Serving Larchmont Village, Hancock Park, and the Greater Wilshire neighborhoods of Los Angeles since 2011.

City Council Redistricting – Commission’s Final Meeting Passes Baton to City Council

The Los Angeles City Council Redistricing Commission members and staff at the Commission’s final meeting last night.


“Despite many challenges, this is a Commission that has been clear about and has remained committed to its values and principles throughout this process,” said Los Angeles City Council Redistricting Commission Fred Ali when opening the group’s final meeting last night.  The main order of business was approving the Commission’s final report to the City Council, which will begin the final phase of the redistricting process on Tuesday, November 1…but before the commission got down to that vote, Ali took a moment to reflect on the process so far, the things he’s most proud of, and one big recommendation he makes in his report.

“As you know, one of the most significant recommendations we call for in the final report is the need for a truly independent redistricting Commission,” Ali said.  “If I have learned anything in this process it’s that this quasi independent model advisory to the City Council does not work.”

To further explain this point, Ali welcomed a short presentation from California Common Cause, an independent, non-partisan voting rights organization that has been lobbying for influence-free redistricting processes across the state.

According to Common Cause representative Jonathan Mehta-Stein, this year’s city council redistricting process did a great job of increasing public participation (there were more than 14,000 public comments, emails and map submissions – more than in any other redistricting process across the state), but because commission members were appointed by city officials, and often replaced mid-process by those same politicians when things didn’t appear to be going their way – it was still highly partisan.

This was obvious, said Mehta-Stein, in the fact that commissioners this year reported 130 ex parte communications with city councilmembers and their staff members, that City Council members often replaced their initial appointees to the commission with longtime political activists (who, although not privy to the months of work done before they arrived, then fought more aggressively for the incumbents’ interests), and that city councilmembers used city-employed cartographers to create suggested redistricting maps. And the fact that, even after all of this involvement, the City Council will also get the opportunity to re-draw borders recommended by the commission, said Mehta-Stein, makes it even more political. In fact, he said, it’s looking increasingly likely that the commission’s work, based largely on that voluminous public input, “could disappear with the snap of a finger” if the city council so chooses (especially since three councilmembers – Nury Martinez, Paul Krekorian, and Nithya Raman – are already on the record opposing the commission’s recommended map).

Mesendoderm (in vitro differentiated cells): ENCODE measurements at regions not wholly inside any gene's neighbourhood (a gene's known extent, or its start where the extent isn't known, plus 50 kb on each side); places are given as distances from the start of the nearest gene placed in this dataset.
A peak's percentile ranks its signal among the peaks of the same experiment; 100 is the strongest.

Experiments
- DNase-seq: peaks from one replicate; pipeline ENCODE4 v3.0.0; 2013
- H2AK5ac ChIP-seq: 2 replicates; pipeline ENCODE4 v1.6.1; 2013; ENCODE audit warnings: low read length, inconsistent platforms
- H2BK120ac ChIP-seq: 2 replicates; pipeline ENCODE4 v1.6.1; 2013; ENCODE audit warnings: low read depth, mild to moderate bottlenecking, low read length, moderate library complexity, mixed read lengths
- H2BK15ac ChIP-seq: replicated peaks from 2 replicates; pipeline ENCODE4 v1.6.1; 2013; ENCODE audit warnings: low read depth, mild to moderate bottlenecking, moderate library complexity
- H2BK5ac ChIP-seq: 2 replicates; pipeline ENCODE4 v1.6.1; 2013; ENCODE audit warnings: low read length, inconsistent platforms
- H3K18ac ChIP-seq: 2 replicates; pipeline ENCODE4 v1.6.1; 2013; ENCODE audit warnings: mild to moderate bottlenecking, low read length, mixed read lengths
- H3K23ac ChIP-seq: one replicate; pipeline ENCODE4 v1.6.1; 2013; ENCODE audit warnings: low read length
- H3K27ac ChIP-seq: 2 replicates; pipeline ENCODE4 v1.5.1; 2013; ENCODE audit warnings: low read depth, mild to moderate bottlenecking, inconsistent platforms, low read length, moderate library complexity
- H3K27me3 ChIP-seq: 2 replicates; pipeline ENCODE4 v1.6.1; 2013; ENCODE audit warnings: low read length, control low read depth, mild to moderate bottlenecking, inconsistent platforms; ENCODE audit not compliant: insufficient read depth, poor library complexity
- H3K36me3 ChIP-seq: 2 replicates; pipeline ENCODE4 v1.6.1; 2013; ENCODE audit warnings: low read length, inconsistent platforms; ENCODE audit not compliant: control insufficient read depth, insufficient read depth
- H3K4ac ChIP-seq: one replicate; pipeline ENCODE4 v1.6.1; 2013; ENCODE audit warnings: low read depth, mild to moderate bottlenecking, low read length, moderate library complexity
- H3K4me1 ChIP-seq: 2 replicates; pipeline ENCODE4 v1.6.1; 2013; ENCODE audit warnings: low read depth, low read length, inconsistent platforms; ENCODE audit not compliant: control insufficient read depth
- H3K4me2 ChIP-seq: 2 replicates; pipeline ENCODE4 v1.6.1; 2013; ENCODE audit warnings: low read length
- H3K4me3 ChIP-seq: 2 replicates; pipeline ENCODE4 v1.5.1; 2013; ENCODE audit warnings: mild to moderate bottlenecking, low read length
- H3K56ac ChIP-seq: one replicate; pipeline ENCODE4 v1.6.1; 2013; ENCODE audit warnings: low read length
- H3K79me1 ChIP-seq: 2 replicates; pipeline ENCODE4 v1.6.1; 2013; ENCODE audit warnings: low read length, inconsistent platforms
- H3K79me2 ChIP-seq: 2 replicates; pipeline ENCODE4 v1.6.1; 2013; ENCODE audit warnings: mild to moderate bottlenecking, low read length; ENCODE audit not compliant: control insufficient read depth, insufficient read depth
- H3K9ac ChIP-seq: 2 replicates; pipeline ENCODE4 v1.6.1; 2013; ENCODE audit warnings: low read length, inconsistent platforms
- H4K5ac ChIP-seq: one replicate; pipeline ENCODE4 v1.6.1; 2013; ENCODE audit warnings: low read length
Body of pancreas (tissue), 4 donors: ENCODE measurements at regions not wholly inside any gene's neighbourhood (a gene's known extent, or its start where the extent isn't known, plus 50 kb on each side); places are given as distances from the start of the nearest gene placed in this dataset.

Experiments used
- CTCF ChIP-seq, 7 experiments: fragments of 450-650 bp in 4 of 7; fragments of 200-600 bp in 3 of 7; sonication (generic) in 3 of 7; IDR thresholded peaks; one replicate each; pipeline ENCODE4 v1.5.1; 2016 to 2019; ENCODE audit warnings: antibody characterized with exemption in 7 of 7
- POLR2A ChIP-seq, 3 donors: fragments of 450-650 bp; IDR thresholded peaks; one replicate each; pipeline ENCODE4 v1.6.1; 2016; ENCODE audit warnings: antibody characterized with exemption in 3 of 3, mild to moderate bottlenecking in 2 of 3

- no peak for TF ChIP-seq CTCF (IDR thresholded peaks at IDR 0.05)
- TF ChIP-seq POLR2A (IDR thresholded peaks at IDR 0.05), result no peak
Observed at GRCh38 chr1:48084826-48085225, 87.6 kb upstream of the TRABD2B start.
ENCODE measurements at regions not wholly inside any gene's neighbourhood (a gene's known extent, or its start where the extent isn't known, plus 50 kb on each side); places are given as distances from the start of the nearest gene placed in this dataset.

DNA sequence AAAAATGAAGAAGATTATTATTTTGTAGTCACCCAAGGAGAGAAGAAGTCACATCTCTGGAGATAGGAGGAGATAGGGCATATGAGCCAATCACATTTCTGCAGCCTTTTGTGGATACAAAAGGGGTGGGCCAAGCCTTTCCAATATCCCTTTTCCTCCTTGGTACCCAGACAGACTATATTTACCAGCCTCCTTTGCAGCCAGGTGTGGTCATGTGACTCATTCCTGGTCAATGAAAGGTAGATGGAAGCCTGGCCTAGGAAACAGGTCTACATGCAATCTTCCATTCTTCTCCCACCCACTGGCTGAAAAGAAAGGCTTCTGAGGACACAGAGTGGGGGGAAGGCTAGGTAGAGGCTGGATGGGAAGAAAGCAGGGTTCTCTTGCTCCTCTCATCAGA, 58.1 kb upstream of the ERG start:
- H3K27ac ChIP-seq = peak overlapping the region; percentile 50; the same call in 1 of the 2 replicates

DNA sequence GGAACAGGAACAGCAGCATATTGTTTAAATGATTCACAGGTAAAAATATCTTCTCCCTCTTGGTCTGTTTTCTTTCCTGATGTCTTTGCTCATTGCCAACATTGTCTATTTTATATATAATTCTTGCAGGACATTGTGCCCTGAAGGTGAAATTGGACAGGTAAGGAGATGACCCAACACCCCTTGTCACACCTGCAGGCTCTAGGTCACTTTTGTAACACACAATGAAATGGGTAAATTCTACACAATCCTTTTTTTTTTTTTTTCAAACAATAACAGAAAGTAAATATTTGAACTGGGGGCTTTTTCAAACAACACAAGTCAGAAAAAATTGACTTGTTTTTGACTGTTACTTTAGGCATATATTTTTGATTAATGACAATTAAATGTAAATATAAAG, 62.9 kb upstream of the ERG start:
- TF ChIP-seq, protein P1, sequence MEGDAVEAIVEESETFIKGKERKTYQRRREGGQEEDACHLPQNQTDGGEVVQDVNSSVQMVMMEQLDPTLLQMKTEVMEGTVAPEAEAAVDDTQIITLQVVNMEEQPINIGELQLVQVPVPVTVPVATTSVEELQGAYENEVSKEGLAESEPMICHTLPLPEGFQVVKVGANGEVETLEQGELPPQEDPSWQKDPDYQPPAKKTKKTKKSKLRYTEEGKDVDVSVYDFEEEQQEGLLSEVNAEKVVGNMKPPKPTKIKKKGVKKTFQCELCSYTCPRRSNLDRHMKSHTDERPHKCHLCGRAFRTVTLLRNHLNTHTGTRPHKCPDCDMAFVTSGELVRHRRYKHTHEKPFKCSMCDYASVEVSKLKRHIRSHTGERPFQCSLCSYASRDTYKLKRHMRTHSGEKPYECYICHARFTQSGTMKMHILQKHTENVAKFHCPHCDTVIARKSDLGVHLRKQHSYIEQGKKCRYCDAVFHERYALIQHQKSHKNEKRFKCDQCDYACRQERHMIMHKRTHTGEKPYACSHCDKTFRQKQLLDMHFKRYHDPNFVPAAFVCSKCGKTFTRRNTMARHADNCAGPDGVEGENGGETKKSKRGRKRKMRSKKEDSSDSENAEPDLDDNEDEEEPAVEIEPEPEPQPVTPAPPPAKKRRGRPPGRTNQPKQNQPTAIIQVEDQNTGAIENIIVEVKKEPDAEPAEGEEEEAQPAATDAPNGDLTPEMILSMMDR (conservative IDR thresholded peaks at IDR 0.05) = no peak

“LA can and should do better,” said Mehta-Stein, noting that even though the current system greatly improved public participation, it still easily enables “thumbs on the scale” to tip decisions in favor of those currently in power.

For the next redistricting cycle, which will take place after the 2030 census, Mehta-Stein said Common Cause, like Ali, recommends a truly independent redistricting commission, like that recently used in Long Beach, which most people felt led to less political results.   To ensure that kind of independent redistricting process, Mehta-Stein closed with three very specific recommendations for the next round of LA City Council redistricting :

  • Follow the example of other jurisdictions and create a truly independent redistricting commission.
  • Create narrow and clear parameters for the replacement of commissioners during the redistricting process.
  • Ban all ex parte communications with city officials and their staff members during the redistricting process.


Neighborhood Council and Public Comments